Every election sets the stage for the next, and so the 2022 midterm cycle is already upon us – like it or not.
With Senate control about to be balanced on a knife-edge once Georgia certifies its runoff results (probably late next week), a House of Representatives in which Democrats hold only a narrow majority, and a swing to Democratic control of the executive branch, the incoming Biden administration will be eager to buttress its legislative support in a couple of years. It is certainly possible, but it will not be easy.
The path of least resistance will be in the Senate. There, Democrats will control the current congress with only a 50-50 partisan split, with Vice President Kamala Harris able to break any tie vote. Fourteen Democrats will be up for reelection in 2022. This number includes Raphael Warnock, who displaced Georgia Republican Kelly Loeffler in this month’s special election to complete the term of former Sen. Johnny Isakson, who resigned for health reasons. Republicans will be defending 20 seats. Those include at least two, presently held by Richard Burr of North Carolina and Patrick Toomey of Pennsylvania, whose incumbents do not plan to seek reelection. Republican Ron Johnson of Wisconsin may also be vulnerable, especially since he first announced but later withdrew plans to challenge his own state’s presidential electoral votes.
Among Democrats, I would rate only Warnock and Arizona’s Mark Kelly – who also won a special election – as notably vulnerable in 2022, and I don't think Kelly will be particularly easy to beat. Some see Democrat Michael Bennet as another target for a Republican flip, but given Colorado’s recent voting trends that seems less likely to me. The GOP will hope to recapture the Senate two years from now, but the prospects do not look especially good.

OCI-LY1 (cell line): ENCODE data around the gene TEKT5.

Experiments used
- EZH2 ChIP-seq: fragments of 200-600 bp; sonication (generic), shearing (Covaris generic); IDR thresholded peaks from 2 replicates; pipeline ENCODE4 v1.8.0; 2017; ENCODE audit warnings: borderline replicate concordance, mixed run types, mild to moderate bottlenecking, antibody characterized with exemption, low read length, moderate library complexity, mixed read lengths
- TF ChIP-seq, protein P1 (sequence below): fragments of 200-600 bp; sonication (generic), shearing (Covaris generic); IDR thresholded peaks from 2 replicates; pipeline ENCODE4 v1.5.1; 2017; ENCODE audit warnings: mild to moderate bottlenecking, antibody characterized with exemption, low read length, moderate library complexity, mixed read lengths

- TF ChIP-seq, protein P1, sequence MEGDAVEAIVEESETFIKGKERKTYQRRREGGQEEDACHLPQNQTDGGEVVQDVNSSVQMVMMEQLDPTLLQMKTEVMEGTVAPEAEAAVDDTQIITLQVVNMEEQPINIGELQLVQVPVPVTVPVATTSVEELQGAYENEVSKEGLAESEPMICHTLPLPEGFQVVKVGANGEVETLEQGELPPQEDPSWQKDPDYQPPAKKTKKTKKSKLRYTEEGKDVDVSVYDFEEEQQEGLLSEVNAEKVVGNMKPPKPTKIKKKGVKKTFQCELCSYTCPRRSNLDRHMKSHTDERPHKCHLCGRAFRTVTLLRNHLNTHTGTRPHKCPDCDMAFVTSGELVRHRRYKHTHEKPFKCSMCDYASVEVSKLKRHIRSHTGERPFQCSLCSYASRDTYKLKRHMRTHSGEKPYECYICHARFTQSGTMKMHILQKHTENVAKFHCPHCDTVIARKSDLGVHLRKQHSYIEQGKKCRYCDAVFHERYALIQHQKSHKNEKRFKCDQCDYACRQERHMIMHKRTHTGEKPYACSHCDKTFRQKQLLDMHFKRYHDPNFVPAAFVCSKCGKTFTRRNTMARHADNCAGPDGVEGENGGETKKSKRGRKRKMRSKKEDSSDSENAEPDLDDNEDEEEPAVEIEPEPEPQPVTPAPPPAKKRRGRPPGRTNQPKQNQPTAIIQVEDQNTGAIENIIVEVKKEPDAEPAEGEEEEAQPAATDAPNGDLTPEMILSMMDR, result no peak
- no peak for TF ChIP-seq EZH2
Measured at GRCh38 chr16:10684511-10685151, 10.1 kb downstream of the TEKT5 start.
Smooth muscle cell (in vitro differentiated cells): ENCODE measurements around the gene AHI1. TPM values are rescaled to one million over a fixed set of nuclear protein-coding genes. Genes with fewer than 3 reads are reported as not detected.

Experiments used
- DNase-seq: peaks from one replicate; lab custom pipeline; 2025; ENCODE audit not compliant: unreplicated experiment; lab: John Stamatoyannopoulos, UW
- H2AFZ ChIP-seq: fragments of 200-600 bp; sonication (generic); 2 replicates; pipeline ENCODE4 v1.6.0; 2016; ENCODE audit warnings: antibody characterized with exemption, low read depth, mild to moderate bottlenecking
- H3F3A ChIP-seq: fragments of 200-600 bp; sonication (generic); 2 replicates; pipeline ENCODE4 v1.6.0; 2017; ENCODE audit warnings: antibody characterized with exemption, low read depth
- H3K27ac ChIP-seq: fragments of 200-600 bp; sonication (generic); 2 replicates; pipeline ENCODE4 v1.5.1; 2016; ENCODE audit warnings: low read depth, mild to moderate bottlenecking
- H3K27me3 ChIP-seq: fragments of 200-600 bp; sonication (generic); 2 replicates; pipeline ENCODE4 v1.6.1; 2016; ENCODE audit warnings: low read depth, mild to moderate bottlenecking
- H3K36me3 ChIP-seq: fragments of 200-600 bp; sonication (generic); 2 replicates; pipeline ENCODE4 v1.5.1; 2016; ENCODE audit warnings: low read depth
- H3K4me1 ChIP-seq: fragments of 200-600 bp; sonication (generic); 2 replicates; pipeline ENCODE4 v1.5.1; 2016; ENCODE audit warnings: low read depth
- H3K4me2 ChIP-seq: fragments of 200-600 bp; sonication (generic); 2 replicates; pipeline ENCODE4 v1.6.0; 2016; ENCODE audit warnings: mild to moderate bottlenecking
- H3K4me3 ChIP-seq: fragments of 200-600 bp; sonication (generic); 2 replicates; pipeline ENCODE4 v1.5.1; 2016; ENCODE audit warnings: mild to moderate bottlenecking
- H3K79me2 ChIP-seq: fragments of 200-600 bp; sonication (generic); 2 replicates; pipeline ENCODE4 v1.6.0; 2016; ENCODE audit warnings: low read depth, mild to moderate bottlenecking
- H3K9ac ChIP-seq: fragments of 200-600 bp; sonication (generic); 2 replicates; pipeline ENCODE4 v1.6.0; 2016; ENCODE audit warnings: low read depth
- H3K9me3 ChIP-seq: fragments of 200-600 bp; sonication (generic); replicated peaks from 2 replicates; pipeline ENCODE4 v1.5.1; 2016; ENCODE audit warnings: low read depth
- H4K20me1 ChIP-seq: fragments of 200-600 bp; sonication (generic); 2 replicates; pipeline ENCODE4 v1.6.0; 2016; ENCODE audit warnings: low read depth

The House of Representatives is another story. A poor showing in November left Democrats with a cushion of no more than a half-dozen seats (one race was still undecided at this writing) that they could afford to lose while still keeping control of the chamber. A president’s party tends to lose more like two dozen in the first-term midterms. And Democrats in 2022 will be running in redrawn and reapportioned districts that will, on balance, favor Republicans.
Citing analyst Jim Ellis, Ballotpedia identified 28 House districts where the winner received 52% of the vote or less in 2020. Only four of those are held by Republicans. The disadvantageous electoral map is, to a considerable extent, fallout of the 2018 midterms, in which Democrats swept to House control by winning many suburban swing districts. They surrendered part of that bounty in 2020. Narrow victories in other places may in part have been due to a strong turnout of voters who opposed President Donald Trump. Democrats will have a big task to turn those voters out once again in 2022, when Trump will not be on the ballot and a Democratic administration will be promoting policies that voters in purple places do not always favor.
So it is plausible, and maybe more likely than not, that the Congress that follows this one will have a GOP majority in the House while the Senate winds up more firmly, but still narrowly, in the hands of Democrats. This would duplicate the situation President Barack Obama faced in the last two years of his first term, except that Supreme Court nominations and perhaps ordinary legislation (if Democrats eliminate the filibuster) will be able to get through that narrow majority.
A lot of political and policymaking drama will play out between now and Nov. 8, 2022, when voters will choose the next Congress. But the stage is set, and the cast of performers is mostly chosen.